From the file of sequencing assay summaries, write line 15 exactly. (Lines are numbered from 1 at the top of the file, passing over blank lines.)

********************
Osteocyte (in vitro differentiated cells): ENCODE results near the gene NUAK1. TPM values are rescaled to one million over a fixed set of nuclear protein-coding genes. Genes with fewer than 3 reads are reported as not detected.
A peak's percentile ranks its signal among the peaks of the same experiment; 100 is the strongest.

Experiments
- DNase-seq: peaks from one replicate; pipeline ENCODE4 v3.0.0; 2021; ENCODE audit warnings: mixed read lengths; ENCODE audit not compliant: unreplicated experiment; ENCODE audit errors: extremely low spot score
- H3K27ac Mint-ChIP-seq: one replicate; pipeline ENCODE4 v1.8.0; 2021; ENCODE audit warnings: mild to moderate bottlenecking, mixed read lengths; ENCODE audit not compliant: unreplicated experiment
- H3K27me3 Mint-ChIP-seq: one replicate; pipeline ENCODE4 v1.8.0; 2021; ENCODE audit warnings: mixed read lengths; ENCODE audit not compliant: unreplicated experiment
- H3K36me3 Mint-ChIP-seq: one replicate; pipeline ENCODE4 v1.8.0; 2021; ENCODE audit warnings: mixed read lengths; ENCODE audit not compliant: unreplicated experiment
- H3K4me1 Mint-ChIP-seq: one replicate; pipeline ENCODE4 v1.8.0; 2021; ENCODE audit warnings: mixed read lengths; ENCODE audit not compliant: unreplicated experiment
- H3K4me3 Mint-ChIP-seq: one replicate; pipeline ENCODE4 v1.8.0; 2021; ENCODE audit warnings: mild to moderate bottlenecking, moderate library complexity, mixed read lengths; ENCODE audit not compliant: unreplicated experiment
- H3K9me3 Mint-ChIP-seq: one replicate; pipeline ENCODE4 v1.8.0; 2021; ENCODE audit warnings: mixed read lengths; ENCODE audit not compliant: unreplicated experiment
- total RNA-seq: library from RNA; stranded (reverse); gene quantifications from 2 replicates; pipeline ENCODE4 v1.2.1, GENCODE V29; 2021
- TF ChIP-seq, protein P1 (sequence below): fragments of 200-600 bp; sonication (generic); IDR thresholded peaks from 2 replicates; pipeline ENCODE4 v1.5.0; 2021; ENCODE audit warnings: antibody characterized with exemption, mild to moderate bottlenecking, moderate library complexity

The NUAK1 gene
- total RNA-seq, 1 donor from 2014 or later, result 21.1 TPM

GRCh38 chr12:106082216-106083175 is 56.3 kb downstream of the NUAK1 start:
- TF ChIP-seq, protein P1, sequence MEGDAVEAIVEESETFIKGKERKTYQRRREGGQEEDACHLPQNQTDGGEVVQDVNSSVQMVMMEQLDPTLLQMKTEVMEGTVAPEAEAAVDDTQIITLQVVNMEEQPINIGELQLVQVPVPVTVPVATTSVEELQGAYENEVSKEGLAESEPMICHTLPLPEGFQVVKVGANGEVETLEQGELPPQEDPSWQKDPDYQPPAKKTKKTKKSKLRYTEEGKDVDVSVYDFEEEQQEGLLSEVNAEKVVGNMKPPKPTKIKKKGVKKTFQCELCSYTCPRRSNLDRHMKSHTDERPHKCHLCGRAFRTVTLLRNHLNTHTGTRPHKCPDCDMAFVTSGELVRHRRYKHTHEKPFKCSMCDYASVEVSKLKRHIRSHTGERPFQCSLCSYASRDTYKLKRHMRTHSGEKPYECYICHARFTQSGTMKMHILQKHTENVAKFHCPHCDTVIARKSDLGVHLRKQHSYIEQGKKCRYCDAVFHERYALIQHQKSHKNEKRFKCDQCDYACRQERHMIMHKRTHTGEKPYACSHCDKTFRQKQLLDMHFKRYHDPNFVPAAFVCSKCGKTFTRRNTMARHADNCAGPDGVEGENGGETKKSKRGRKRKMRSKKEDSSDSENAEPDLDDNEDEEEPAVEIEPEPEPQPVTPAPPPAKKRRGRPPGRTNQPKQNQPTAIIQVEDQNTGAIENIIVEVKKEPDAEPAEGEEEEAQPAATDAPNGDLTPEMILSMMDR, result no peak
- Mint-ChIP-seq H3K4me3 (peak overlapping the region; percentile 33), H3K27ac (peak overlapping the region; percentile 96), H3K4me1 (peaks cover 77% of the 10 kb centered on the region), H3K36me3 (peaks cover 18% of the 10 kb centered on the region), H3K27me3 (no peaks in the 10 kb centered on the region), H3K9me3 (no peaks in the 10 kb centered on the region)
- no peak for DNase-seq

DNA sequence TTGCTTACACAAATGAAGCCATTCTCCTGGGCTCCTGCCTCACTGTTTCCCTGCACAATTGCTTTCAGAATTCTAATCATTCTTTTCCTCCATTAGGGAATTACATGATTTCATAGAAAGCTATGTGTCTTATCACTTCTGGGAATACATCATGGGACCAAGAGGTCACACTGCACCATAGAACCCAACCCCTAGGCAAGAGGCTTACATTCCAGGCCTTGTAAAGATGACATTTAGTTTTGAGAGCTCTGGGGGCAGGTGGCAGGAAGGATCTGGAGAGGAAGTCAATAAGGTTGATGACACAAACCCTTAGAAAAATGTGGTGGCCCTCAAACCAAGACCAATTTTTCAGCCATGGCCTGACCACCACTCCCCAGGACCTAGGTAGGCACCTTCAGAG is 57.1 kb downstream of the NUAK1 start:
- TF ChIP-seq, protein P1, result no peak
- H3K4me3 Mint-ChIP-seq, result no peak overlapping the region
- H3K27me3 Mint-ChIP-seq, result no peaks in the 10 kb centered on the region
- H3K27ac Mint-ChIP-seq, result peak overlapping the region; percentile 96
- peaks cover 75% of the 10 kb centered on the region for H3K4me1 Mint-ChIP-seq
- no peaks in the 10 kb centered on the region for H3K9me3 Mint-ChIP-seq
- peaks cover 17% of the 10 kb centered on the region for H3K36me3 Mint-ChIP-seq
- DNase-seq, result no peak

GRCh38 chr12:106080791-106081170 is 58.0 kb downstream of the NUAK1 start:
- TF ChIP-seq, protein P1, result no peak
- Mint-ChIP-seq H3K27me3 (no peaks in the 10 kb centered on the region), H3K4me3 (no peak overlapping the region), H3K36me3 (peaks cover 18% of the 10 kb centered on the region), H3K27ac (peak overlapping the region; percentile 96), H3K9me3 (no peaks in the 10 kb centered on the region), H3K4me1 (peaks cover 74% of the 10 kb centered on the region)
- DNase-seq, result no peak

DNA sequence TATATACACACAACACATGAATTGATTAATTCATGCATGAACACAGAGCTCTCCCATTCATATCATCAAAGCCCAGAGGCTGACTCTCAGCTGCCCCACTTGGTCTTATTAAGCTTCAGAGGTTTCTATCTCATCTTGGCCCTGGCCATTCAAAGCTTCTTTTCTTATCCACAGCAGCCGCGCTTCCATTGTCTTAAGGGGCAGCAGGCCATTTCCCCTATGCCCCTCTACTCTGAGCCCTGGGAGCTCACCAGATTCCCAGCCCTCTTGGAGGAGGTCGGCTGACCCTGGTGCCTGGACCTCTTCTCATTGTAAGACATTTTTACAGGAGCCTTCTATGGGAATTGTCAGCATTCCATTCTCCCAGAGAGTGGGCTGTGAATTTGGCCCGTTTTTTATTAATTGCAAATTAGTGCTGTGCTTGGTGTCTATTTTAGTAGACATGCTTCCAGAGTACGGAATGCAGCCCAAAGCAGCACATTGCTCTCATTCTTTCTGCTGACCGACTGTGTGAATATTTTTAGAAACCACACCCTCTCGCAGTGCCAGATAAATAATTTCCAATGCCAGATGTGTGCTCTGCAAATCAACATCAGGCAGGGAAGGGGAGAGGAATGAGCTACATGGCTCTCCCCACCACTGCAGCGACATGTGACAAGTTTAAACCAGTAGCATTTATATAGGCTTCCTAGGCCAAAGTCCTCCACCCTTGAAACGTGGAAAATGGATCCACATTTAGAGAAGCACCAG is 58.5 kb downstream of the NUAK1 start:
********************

GRCh38 chr12:106082216-106083175 is 56.3 kb downstream of the NUAK1 start: